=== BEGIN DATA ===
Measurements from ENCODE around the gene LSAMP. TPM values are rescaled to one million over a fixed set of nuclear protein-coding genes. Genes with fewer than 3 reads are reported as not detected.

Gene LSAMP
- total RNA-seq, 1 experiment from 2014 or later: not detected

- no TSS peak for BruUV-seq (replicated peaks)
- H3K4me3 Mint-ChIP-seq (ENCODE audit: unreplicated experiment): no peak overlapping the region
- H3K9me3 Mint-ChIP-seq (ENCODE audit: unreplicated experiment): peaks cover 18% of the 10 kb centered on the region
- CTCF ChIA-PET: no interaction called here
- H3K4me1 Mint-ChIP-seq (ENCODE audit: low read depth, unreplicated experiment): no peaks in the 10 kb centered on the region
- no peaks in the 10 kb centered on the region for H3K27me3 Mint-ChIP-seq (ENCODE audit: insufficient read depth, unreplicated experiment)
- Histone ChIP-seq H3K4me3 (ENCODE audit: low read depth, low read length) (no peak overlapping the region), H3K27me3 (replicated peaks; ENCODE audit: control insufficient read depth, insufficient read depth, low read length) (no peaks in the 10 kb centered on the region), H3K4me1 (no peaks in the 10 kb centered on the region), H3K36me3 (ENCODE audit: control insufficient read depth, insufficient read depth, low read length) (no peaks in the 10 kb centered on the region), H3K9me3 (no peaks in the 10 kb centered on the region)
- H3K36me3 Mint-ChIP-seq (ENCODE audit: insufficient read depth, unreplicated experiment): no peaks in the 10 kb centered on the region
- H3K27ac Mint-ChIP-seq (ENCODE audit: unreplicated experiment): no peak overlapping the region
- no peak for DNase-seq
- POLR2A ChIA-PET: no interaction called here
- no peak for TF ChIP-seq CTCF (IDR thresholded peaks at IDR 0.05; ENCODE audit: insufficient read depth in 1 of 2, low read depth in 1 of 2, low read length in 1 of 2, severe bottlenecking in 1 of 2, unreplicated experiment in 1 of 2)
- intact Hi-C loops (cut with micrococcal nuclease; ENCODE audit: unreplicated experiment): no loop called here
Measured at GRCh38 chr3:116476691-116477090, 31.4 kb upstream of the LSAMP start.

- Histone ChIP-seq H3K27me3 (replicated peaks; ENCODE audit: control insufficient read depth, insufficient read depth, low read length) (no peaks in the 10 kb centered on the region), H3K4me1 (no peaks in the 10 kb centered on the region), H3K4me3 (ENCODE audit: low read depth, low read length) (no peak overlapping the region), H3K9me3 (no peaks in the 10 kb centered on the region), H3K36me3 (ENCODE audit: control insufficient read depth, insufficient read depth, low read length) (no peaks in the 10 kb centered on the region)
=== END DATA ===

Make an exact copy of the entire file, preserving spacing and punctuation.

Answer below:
Measurements from ENCODE around the gene LSAMP. TPM values are rescaled to one million over a fixed set of nuclear protein-coding genes. Genes with fewer than 3 reads are reported as not detected.

Gene LSAMP
- total RNA-seq, 1 experiment from 2014 or later: not detected

- no TSS peak for BruUV-seq (replicated peaks)
- H3K4me3 Mint-ChIP-seq (ENCODE audit: unreplicated experiment): no peak overlapping the region
- H3K9me3 Mint-ChIP-seq (ENCODE audit: unreplicated experiment): peaks cover 18% of the 10 kb centered on the region
- CTCF ChIA-PET: no interaction called here
- H3K4me1 Mint-ChIP-seq (ENCODE audit: low read depth, unreplicated experiment): no peaks in the 10 kb centered on the region
- no peaks in the 10 kb centered on the region for H3K27me3 Mint-ChIP-seq (ENCODE audit: insufficient read depth, unreplicated experiment)
- Histone ChIP-seq H3K4me3 (ENCODE audit: low read depth, low read length) (no peak overlapping the region), H3K27me3 (replicated peaks; ENCODE audit: control insufficient read depth, insufficient read depth, low read length) (no peaks in the 10 kb centered on the region), H3K4me1 (no peaks in the 10 kb centered on the region), H3K36me3 (ENCODE audit: control insufficient read depth, insufficient read depth, low read length) (no peaks in the 10 kb centered on the region), H3K9me3 (no peaks in the 10 kb centered on the region)
- H3K36me3 Mint-ChIP-seq (ENCODE audit: insufficient read depth, unreplicated experiment): no peaks in the 10 kb centered on the region
- H3K27ac Mint-ChIP-seq (ENCODE audit: unreplicated experiment): no peak overlapping the region
- no peak for DNase-seq
- POLR2A ChIA-PET: no interaction called here
- no peak for TF ChIP-seq CTCF (IDR thresholded peaks at IDR 0.05; ENCODE audit: insufficient read depth in 1 of 2, low read depth in 1 of 2, low read length in 1 of 2, severe bottlenecking in 1 of 2, unreplicated experiment in 1 of 2)
- intact Hi-C loops (cut with micrococcal nuclease; ENCODE audit: unreplicated experiment): no loop called here
Measured at GRCh38 chr3:116476691-116477090, 31.4 kb upstream of the LSAMP start.

- Histone ChIP-seq H3K27me3 (replicated peaks; ENCODE audit: control insufficient read depth, insufficient read depth, low read length) (no peaks in the 10 kb centered on the region), H3K4me1 (no peaks in the 10 kb centered on the region), H3K4me3 (ENCODE audit: low read depth, low read length) (no peak overlapping the region), H3K9me3 (no peaks in the 10 kb centered on the region), H3K36me3 (ENCODE audit: control insufficient read depth, insufficient read depth, low read length) (no peaks in the 10 kb centered on the region)